Thanks for taking the time to comment. And I agree--although I might clarify that the folks in Fells Point, as far as I understand, are not necessarily advocating "single-use." Although some of them might be. It seems more like a scaling back, or something like that. But the Fells Point I knew would not countenance scaling of any sort. Although I am sure that the people who were there before me resented my presence, too.

Or maybe not. We really did enjoy the place as it was. We went to the local bars anbd listened to their juke boxes. Listened to their stories. Tried to become a part of the neighborhood. I am sure that our mere presence shifted things immeasurably--but for some reason I think that is more palatable when it happens like that, rather than a cadre of yuppie goons rolling in and taking over the zoning process. Self-serving? Could be.

I might be way off base here. Maybe it's the old-timers who are calling for a halt. But I don't get that sense.

Either way, Fells Point is still an interesting place to go. But not nearly interesting as it was, say, 10 years ago.

Fester 986

Thank you both for a good discussion --- and I think that Sam is identifying the key point of newcomers seeking to impose political control over their new environment at the cost of both current residents AND future newcomers who are in anyways different than the present set of newcomers.

I am just wondering what type of political coalition that can is resilent enough to withstand a new money, organied onslaught that brings in significant new cash to a community. If there is a slow trickle of new risk takers, the assimiliation and scale will win; if there is flood, what happens? I am not sure. Secondly, from a regional point of view, even a micro regional point of view, it might not be a bad idea for everyone except for the locals that this process occurs, as it is cyclical process.

I have only been in PGH for 7 years now, but from what I understand, the Walnut Street part of Shadyside had way more indy-cred and character my freshman year and especially earlier but over the course of time, accelerated in the past 10 years, the area has yuppified. In my mind, Shadyside is far less interesting today than when I lived there as it is far more homogenous in the services offered and population segments who use those services. HOWEVER --- Ellsworth Street is becoming much more interesting (I need to check out that new Tapas place near the Highland Avenue bridge) and there is a hop of new development and business formation going in at Highland and Penn Circle (Kelly's, Abay, Red Room, Shadow Lounge etc.) that is taking the some of the function of the indy cred Walnut Street of previous decades. This new development going into East Liberty is helping to establish functional diversity of usees and people in neighborhoods that had only a functioning daytime street life, and not a night time streetlife. So there are significant positive externalities being generated from a yuppified neighborhood that are not being captured by that neighborhood.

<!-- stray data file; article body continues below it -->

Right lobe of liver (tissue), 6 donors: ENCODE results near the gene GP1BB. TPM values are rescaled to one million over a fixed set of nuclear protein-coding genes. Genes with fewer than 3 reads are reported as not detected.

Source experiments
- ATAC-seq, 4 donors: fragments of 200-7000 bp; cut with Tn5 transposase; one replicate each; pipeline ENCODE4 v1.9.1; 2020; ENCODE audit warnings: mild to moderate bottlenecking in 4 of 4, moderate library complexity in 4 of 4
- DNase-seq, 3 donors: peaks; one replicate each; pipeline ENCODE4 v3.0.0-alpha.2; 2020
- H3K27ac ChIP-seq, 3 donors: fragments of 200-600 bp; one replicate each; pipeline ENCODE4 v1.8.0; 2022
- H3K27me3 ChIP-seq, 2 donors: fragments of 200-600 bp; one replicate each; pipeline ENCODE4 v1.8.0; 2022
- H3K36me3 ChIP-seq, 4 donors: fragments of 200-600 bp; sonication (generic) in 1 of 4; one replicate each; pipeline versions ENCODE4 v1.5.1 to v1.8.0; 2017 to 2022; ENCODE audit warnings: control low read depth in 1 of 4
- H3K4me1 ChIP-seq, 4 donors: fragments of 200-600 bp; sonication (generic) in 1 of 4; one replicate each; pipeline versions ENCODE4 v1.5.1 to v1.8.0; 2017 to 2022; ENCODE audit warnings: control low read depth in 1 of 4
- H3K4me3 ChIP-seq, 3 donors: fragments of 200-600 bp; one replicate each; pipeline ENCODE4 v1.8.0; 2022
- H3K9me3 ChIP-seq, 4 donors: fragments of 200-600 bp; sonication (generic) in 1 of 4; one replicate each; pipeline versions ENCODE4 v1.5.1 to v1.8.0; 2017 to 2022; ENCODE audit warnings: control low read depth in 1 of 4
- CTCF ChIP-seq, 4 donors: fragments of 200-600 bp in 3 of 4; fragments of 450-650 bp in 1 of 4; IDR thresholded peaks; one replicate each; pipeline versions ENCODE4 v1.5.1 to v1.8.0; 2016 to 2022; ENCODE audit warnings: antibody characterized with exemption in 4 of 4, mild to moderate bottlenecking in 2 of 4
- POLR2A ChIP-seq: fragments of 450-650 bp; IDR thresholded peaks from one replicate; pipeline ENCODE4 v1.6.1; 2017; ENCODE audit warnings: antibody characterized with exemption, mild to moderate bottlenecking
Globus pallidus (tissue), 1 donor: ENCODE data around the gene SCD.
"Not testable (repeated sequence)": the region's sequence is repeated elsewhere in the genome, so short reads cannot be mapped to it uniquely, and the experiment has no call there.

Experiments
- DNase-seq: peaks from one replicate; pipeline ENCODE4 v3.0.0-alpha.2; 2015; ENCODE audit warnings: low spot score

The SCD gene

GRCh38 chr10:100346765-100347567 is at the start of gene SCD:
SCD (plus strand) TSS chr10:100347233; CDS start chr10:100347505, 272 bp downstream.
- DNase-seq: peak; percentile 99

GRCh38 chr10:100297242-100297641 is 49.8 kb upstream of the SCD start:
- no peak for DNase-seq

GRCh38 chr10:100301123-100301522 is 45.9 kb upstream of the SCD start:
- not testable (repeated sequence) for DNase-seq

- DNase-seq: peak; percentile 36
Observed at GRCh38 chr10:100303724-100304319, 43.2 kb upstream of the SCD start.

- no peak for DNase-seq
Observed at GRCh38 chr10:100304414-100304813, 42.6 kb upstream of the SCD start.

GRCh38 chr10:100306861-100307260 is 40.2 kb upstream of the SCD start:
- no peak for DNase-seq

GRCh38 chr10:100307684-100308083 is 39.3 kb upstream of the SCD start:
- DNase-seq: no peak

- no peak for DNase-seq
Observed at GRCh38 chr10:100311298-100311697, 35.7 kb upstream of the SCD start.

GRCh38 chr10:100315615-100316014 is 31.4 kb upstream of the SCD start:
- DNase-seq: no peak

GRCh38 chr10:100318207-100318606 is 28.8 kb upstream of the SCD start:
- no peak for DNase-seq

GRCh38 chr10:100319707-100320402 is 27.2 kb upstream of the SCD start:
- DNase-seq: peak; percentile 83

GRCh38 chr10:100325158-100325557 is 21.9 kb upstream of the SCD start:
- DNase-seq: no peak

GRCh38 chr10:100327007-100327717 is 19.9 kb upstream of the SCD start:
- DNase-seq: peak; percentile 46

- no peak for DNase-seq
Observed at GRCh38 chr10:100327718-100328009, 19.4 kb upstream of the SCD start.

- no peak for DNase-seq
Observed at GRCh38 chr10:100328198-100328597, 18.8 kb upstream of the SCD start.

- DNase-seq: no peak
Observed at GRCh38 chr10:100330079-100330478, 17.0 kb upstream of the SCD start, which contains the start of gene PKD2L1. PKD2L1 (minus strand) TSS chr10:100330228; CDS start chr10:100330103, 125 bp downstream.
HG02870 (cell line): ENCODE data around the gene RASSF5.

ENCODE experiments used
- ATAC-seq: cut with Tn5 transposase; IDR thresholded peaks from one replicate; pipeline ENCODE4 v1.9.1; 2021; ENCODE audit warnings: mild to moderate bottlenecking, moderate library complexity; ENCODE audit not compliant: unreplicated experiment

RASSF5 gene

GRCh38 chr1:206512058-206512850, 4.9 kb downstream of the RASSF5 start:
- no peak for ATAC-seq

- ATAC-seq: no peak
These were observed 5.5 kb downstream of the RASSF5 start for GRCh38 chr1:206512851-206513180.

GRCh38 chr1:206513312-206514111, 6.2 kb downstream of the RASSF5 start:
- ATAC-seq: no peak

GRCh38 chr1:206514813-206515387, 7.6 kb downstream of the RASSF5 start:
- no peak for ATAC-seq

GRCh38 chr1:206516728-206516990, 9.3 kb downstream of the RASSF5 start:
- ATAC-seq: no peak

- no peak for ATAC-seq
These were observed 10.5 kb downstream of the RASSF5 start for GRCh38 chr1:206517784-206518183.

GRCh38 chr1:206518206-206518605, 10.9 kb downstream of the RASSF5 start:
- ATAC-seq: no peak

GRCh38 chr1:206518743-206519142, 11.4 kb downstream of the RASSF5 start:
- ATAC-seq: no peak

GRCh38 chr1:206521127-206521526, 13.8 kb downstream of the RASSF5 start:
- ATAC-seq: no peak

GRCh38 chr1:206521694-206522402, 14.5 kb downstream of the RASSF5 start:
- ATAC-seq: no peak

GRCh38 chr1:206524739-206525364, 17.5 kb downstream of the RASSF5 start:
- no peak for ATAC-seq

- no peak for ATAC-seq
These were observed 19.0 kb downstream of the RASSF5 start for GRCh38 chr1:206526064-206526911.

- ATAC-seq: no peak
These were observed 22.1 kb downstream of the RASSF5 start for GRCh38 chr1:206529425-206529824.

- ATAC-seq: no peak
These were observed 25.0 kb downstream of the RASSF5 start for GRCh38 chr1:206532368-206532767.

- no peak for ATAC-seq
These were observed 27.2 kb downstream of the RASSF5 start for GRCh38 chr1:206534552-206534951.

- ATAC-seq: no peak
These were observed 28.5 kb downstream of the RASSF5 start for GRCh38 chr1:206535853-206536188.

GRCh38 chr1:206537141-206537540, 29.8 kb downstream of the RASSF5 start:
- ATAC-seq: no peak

I have no good answers here, lots of questions, and I agree that on a matter of equity and use fairness, residents of an area should have the reasonable expectation of what they are doing today, unless it is shown to positively violate someone else's rights or generating significant negative externalities, be able to keep on doing what they have been doing

Jonathan Potts

I think gentrification, for all the pain it can bring, is a good thing, but local governments need to hold firm and not cater to the whims of new residents, who may themselves be replaced with another wave in 20 years or so.